Turning to gender, the physical abuse-schizotypy link was larger in samples containing more women participants. Given the importance of gender in studies of trauma in clinical psychosis groups, surprising we identified only two non-clinical studies reporting associations separately for men and for women [61, 69]. Reviews have documented gender differences in the prevalence of different traumas reported in psychosis patients [132, 133]; however, the findings are not always consistent and crucially, we should not assume that trauma and schizotypy (or indeed psychosis) shows the same dose-response across men and women. For example, Toutountzidis, Gale (69) found that while men reported significantly more physical trauma experienced in childhood than women, it failed to correlate with schizotypy in men, but did in women. As noted above, the moderating role of gender was also borne out by our meta-regression analyses showing that the physical abuse-schizotypy link was stronger in studies with more women as participants. Turning to the role of age, the link between sexual abuse and schizotypy scores was larger in younger samples and several possible explanations exist. For example, it may be that sexual abuse differentially impacts schizotypy in those who are younger. Another possibility is that older samples are less willing to report sexual abuse (and/or that younger samples feel safer to disclose on this topic) and this the apparently stronger association in the younger is a confounded by willingness to reveal. The sampling is however somewhat skewed in terms of both age (with a median age of 25) and gender. The ratio of women to men participants in the studies reviewed here is around 2:1; and all studies except one  had a majority of women participants. The broadening of the focus onto older and more men as participants is something future studies should address.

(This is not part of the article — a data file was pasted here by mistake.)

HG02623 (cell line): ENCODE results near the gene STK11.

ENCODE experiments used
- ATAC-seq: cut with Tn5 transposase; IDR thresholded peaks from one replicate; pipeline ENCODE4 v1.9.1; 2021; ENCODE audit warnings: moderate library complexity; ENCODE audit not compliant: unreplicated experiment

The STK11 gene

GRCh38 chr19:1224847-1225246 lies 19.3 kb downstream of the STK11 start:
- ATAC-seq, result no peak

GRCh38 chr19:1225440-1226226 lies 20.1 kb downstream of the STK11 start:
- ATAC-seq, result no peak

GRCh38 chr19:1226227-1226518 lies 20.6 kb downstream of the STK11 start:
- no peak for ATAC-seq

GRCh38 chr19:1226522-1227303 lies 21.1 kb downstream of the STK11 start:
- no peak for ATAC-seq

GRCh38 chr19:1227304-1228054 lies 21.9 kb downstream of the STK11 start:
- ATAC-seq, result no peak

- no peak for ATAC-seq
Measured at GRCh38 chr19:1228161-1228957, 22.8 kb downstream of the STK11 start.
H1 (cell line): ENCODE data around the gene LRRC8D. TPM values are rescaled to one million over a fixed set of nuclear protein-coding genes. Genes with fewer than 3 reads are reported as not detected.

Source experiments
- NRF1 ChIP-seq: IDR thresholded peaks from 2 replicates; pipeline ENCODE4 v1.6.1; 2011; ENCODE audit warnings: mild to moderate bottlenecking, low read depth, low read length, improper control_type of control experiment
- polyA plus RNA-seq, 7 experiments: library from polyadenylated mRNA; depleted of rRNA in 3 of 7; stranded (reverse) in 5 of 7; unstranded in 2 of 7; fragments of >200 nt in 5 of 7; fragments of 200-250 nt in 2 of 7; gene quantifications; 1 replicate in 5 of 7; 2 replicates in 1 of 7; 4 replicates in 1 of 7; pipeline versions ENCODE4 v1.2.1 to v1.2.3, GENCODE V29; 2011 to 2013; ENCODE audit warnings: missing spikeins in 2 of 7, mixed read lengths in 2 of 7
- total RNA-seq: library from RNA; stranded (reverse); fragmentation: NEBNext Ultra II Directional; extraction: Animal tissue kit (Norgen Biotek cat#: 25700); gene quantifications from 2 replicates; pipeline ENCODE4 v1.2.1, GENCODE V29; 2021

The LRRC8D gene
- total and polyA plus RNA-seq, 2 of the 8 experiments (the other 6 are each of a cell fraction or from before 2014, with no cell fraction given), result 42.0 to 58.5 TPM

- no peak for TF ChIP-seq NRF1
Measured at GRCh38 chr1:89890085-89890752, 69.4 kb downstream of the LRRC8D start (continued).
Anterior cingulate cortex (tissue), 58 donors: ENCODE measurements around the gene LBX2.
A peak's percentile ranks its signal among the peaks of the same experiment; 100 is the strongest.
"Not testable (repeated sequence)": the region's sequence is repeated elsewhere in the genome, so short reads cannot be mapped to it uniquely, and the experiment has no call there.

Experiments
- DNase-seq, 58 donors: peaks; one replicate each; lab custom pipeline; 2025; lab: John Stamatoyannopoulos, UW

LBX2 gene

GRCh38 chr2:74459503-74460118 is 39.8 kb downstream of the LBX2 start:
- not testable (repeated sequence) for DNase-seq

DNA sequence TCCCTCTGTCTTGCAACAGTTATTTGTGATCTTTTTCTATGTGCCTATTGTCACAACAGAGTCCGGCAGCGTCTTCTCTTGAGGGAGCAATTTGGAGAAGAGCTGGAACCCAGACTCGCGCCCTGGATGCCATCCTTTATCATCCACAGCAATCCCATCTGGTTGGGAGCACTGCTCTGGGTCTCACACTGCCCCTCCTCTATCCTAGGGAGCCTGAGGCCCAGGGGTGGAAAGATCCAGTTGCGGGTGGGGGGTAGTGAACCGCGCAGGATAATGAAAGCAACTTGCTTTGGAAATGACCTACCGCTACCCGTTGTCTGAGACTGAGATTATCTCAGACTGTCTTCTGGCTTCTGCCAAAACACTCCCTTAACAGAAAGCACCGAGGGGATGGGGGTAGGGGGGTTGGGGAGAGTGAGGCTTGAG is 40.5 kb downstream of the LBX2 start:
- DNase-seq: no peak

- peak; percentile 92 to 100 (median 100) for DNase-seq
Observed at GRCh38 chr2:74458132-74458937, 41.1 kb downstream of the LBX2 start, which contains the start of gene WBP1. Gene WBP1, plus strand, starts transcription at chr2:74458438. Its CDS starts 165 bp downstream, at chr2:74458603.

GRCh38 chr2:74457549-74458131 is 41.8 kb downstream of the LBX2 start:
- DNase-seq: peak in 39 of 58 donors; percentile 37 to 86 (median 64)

Although the overwhelming majority of studies report significant associations between early childhood trauma and schizotypy, a key unanswered question centres on whether any specific adversities are more reliably associated with any specific trait domains or symptoms. This review identifies considerable variation in the types of measures used, but crucially also at the level of analysis. Some have calculated a total score for early life adversities  while more recent studies have tended to separately assess different types of adversity (e.g., physical, emotional, sexual abuse and neglect: e.g., [69, 81, 86]). Similarly, some studies [64, 66, 67, 88] assessed several schizotypy dimensions (e.g., cognitive-perceptual, interpersonal, disorganised), some have broken these domains down further into multiple trait subscales (e.g., 8 subscales: ; 9 subscales: ), subscales and total scores [e.g., 88] while others have assessed total schizotypy scores only [e.g., 61]. Although variability in the level of analysis is likely to contribute to the high heterogeneity of effect sizes, the data did not permit looking at this in a sub-group analysis. Nonetheless, a simple vote-count suggests that certain relationships seem promising with some invariable associations emerging. The most consistent association being reported for childhood emotional abuse both with negative schizotypal traits (e.g., anhedonia, no close friends) (20/20 associations) and with total schizotypy scores (10/10); for physical/emotional neglect (6/6 studies) and the disorganised domain (e.g. odd behaviour and odd speech); and for total trauma scores (11/11 studies) with the positive domain (e.g., paranoid ideation, ideas of reference). It is notable that childhood sexual abuse showed inconsistent associations with the various schizotypy domains—being significant in 11/32 assessments for the positive domain; 3/23 for the negative domain; and 4/8 for disorganisation—but did show more reliable association with total schizotypy scores (10/14). We note however that vote-counts do not accommodate sample size differences across studies, statistical power, or the size of effects in studies and not an alternative to meta-analysis . Unfortunately, it was not possible to derive sufficiently consistent levels and types of data to meta-analyse more specific associations between traumas and specific domains or even symptoms.